Equally intriguing is that immediately after Putin announced that investors from “friendly” countries would be able to participate in the exchange again beginning today, the MOEX index declined, with the speculation being that the return of foreign investors—even “friendly” ones—would result in a wave of stock sell-offs.
"The stock market is likely to take a bearish trend on Monday due to the high probability of non-residents ditching the blue chips," said Andrey Eshkinin, an analyst at Alor Brokerage.
Their return "will create a supply overhang in the short term and could lead to a decline in share prices," said Natalya Malykh, head of equities research at Finam brokerage.
This assessment implies that even “friendly” foreign investors will re-enter the Moscow markets simply to unwind their positions and exit again—hardly a vote of confidence in the Russian economy.
A little detail that might escape attention at first is significant in this context: Russian retail investors currently account for 74% of the Russian stock market. The less than stellar performance of the Moscow Exchange since February 25 is the result of a lack of Russian confidence in Russian enterprises.
Gazprom—Not Producing Enough Gas?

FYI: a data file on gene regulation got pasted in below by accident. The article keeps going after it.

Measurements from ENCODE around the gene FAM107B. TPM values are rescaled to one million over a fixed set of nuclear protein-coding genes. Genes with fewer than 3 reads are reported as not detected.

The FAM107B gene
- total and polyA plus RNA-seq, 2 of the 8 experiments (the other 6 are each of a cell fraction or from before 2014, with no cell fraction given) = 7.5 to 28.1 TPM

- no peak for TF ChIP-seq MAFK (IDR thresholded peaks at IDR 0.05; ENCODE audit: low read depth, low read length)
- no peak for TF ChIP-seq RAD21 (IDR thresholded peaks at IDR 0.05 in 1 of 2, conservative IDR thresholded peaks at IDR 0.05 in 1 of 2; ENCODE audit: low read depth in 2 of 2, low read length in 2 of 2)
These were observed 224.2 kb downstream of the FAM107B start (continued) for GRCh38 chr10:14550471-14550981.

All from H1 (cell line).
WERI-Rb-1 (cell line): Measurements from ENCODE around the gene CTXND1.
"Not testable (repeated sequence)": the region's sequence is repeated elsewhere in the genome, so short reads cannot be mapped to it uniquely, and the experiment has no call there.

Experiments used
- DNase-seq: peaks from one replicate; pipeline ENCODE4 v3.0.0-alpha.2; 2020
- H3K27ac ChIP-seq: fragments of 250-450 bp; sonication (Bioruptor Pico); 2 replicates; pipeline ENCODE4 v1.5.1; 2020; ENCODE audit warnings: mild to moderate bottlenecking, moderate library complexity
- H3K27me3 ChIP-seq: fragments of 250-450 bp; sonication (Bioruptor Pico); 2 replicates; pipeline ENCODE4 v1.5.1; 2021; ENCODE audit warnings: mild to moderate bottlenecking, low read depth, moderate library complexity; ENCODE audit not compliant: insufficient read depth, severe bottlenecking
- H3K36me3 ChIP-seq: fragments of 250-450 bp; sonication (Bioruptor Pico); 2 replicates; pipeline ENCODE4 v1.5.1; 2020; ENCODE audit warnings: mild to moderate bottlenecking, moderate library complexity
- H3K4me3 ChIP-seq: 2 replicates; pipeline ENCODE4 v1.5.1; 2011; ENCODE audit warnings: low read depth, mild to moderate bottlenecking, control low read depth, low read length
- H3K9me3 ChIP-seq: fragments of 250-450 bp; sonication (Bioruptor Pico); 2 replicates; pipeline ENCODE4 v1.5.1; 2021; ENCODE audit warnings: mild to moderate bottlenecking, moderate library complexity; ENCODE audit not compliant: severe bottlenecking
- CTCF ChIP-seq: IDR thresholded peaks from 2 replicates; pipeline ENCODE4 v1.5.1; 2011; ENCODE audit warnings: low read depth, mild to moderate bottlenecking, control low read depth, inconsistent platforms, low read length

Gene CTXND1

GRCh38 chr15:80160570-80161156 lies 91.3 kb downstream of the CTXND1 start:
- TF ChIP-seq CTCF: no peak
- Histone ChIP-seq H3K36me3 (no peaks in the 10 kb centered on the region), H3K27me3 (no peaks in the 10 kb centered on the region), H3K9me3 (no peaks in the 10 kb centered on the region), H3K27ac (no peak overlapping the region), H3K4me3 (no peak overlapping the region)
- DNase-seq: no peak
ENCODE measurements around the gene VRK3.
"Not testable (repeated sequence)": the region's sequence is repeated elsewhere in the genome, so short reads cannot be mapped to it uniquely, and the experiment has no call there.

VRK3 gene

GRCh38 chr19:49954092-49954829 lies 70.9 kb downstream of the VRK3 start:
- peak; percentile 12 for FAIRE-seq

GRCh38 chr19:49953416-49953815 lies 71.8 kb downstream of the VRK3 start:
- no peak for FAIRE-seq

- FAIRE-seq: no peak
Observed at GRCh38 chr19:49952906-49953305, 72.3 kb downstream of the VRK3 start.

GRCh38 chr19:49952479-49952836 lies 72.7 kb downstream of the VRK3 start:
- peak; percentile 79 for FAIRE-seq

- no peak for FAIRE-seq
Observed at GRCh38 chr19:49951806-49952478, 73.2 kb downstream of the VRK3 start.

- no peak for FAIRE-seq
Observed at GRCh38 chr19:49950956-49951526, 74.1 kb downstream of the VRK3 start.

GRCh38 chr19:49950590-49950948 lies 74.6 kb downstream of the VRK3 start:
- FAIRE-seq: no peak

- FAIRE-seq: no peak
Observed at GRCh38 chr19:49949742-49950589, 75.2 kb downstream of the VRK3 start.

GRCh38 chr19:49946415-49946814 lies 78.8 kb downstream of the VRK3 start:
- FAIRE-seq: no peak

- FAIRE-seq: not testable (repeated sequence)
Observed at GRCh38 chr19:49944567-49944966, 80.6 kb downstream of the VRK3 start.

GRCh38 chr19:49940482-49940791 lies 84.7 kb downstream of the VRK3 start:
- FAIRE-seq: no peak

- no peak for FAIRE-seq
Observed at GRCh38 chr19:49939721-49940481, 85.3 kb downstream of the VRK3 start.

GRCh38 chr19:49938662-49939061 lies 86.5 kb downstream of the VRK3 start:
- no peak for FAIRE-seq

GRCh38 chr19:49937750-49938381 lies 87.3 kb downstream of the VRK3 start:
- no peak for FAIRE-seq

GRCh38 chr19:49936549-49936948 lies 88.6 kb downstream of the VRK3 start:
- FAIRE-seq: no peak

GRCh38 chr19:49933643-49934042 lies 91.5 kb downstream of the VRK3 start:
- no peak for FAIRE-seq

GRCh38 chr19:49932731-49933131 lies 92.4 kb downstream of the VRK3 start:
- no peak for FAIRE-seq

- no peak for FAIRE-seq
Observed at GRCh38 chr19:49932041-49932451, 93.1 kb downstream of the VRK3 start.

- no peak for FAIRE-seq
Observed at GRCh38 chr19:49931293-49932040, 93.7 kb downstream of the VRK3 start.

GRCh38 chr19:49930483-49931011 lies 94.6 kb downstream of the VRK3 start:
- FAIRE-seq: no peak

Reflecting the parlous state of the MOEX stocks overall has been Russian natural gas giant Gazprom, who’s stock value plummeted after the Ukraine invasion, broadly recovered, only to plunge again at the end of July—apparently on reports that its natural gas production levels were the lowest since 2008.
According to data released by the media on Monday, Gazprom's daily natural gas production in July was 774 million cubic meters, down 14% from June; the year-to-date natural gas production was 262.4 billion cubic meters, down 12% from the same period last year. In addition, the company plans to produce 494.4 billion cubic meters of natural gas throughout 2022, down 4% from last year.
With Russian retail investors comprising 74% of exchange activity in Moscow, the inference to be drawn is that Russian investors are not enthused about Gazprom or its future.
Russian oil companies Rosneft and Lukoil have been in similar bear market territory. Despite news accounts reporting that Russia’s oil revenues have hit record levels in recent months, both Russian energy firms have not at all rebounded from their February crashes.
This begs the question: Why would Russian investors be souring on Russian energy stocks? There are few answers to that question which augur well for Russia’s energy sector overall.
Russian Inflation Was Double That Of EU Before Invasion
Russia has been grappling with the same rising inflation woes in the aftermath of the 2020 COVID lockdowns—but at twice the levels broadly since across Europe. The Russo-Ukrainian War has merely exacerbated what was already a worrisome economic trend.